Did you know that the early reference to wearing costumes at Halloween comes from 16th century Scotland? They are often designed to imitate supernatural, scary beings or the souls of the dead.
On the occasion of Halloween, we’ve run a marine life contest of The Best Halloween Costumes & Features. The following candidates made it into our TOP5. Who wears it best? Is it the Balloon fish with its Galaxy eyes, the Peacock Flounder as Aladdin’s magic carpet, the Cuttle Fish in Drag, the Butterfly Fish’s masquerade, or the Lionfish’s Carnival dress? You decide!
Staring into a balloon fish’s eyes is like looking into a sparkling galaxy. They have the aquatic equivalent of mirrored sunglasses or contact lenses. Green iridescent layers, positioned to reflect bright sunlight from above while still allowing ambient light from the surrounding environment to filter in.
You might ask why we did not make the balloon-shape the highlight of its costume? While the ability to inflate into a balloon-shape is part of the puffer fish’s protective mechanism against evading predators, it can actually threaten the life of this beautiful creature, and we rather get lost in the galaxy of its eyes.
Watch this beautifully decorated fish mimic a Persian carpet rippling in the wind as it swims over the reef!
With iridescent blue spots and frilled fins around its body, this costume really stands out. But you gotta be fast admiring it, as the flounder is pretty shy and can completely change to blend into its background within 2 to 8 seconds.
Famed for their ability to change color and texture within the blink of an eye, thanks to specialized skin cells, Cuttlefish love to dress up in drag. They don’t only do this to win our contest, but to get the ladies.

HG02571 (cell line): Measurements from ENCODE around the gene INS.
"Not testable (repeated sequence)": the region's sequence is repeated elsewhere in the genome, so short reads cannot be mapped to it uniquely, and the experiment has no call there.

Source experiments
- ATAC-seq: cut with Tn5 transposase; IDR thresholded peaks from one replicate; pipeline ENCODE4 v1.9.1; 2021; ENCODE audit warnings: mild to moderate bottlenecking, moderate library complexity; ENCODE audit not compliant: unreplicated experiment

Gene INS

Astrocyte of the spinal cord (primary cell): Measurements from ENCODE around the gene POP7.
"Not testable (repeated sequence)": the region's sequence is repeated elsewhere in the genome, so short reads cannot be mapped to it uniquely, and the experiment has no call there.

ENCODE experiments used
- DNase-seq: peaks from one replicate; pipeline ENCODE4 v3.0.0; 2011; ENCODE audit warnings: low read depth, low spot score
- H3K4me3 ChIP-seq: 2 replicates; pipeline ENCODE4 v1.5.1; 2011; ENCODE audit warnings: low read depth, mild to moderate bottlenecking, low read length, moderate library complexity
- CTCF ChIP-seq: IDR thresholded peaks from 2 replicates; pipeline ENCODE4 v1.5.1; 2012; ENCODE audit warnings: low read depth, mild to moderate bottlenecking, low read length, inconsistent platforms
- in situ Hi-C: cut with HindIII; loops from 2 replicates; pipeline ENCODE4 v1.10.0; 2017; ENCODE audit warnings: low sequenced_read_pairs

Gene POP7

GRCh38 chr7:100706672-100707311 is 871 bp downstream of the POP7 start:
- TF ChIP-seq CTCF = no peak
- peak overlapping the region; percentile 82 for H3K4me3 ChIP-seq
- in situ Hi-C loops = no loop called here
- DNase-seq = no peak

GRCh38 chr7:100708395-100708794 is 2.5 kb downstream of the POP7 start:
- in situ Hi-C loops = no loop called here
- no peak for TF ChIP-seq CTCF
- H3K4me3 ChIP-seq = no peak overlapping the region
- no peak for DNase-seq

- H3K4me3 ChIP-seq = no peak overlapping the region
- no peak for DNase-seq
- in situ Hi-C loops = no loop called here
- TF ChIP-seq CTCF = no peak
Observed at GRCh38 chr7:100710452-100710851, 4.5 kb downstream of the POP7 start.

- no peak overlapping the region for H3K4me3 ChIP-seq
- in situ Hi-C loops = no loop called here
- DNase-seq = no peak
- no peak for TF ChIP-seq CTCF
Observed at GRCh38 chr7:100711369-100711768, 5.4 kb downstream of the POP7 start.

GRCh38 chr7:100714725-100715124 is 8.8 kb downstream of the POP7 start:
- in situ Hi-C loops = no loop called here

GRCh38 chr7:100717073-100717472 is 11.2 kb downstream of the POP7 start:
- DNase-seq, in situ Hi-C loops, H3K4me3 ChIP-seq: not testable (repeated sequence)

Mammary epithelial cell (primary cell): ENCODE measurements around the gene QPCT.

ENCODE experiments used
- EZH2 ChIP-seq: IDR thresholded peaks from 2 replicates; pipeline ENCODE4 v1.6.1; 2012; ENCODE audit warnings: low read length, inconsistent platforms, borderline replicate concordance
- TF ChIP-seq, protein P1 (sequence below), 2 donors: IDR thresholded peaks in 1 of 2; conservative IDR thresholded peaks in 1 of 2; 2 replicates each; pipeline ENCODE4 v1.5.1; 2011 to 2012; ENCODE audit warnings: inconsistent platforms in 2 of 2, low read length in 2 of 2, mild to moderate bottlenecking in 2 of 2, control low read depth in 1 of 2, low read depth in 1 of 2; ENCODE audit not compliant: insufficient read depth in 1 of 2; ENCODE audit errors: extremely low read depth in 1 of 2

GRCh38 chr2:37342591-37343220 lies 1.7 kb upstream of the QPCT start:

Did you know that sneaky males mimic the appearance of females and so disguised they creep into the middle of a courting couple, and right under the other male’s nose inseminate the female.
Males have also been seen to display male colors on one side and female on the other, so that to a passing male they just look like a pair of females hanging out and prevent him from interfering.
You will never get a butterfly fish to take off their mask. Many fish and even butterflies themselves have “false eyes” to confuse predators about which way they will flee.
Butterfly fish take this one step further and cover their real eye with a black stripe, a mask to confuse heads from tails.
Heading up the carnival, the lion fish’s elaborate and extravagant costume is that of its highly divided dorsal and pectoral fins. At close range these striking colors are a warning to predators of the poison within its fins. But the striped pattern also serves to break up the outline of the fish when viewed from a distance, creating a camouflage.
Which Halloween feature did you choose to be your favorite? Let us know, or send us a photo of your own marine life-inspired costume to firstname.lastname@example.org with the chance to get featured on our social media channels.
🎃🖤 HAPPY HALLOWEEN! 🔮👻